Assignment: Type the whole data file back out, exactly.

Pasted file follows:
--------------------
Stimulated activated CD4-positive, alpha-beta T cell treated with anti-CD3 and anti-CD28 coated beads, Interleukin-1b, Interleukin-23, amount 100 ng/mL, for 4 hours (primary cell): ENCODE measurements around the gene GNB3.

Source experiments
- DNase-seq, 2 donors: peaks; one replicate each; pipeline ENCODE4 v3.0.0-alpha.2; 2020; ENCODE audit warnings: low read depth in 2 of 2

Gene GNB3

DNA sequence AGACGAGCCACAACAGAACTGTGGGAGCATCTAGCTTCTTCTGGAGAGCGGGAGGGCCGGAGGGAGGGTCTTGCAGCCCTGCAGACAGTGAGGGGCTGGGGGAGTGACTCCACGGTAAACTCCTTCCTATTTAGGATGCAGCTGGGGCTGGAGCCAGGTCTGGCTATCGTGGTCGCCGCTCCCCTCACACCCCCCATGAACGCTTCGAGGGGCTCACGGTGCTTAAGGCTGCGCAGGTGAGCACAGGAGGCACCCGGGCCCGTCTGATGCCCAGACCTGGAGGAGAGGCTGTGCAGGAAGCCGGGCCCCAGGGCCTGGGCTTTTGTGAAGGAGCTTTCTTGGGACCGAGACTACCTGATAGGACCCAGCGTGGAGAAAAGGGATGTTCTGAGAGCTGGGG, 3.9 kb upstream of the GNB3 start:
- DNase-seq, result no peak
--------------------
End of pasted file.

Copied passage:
Stimulated activated CD4-positive, alpha-beta T cell treated with anti-CD3 and anti-CD28 coated beads, Interleukin-1b, Interleukin-23, amount 100 ng/mL, for 4 hours (primary cell): ENCODE measurements around the gene GNB3.

Source experiments
- DNase-seq, 2 donors: peaks; one replicate each; pipeline ENCODE4 v3.0.0-alpha.2; 2020; ENCODE audit warnings: low read depth in 2 of 2

Gene GNB3

DNA sequence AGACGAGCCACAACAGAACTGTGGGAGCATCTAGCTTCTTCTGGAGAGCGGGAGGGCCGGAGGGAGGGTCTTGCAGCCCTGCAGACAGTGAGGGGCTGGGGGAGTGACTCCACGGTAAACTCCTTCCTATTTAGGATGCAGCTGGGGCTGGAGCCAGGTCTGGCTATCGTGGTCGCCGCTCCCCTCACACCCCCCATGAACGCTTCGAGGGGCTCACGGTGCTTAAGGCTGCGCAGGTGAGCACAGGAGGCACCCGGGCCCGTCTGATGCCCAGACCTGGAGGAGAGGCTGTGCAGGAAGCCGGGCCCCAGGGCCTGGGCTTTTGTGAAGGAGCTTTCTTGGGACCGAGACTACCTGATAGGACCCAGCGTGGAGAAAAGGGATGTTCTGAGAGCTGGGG, 3.9 kb upstream of the GNB3 start:
- DNase-seq, result no peak